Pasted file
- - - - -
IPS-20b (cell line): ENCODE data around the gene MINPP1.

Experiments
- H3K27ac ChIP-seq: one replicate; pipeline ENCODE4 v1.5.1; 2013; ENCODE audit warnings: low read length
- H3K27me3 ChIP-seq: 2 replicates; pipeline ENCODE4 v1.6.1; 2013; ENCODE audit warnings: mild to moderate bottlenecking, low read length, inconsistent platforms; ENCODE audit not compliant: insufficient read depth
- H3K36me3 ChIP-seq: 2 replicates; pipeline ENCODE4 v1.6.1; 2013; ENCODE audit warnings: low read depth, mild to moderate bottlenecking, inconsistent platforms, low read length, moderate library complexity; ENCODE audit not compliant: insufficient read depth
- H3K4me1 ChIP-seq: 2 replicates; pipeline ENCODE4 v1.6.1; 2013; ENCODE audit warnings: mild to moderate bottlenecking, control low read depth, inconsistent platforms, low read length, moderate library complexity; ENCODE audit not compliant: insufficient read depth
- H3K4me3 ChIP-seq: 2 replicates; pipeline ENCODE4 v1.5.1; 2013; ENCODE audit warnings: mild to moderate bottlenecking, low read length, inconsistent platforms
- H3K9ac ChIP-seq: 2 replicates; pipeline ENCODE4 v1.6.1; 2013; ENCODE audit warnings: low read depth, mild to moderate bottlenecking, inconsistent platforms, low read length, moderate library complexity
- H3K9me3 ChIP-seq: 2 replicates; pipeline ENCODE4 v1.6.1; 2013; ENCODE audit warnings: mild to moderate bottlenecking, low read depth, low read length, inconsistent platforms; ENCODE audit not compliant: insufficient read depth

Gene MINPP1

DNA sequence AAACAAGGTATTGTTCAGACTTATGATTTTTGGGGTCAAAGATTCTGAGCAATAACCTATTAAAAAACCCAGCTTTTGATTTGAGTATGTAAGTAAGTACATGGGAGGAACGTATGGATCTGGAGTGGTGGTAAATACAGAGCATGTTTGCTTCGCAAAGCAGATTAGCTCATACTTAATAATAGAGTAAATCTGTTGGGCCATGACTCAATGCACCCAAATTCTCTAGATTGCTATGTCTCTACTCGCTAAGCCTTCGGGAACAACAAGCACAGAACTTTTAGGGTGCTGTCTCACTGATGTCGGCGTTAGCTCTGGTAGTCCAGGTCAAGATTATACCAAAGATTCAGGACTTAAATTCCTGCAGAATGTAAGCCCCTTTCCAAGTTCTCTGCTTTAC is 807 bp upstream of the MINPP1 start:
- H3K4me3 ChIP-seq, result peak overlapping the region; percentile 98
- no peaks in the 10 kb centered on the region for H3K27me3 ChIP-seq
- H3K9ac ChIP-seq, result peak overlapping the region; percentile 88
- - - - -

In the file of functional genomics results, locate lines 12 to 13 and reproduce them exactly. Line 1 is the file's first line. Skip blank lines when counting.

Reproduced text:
- H3K4me3 ChIP-seq, result peak overlapping the region; percentile 98
- no peaks in the 10 kb centered on the region for H3K27me3 ChIP-seq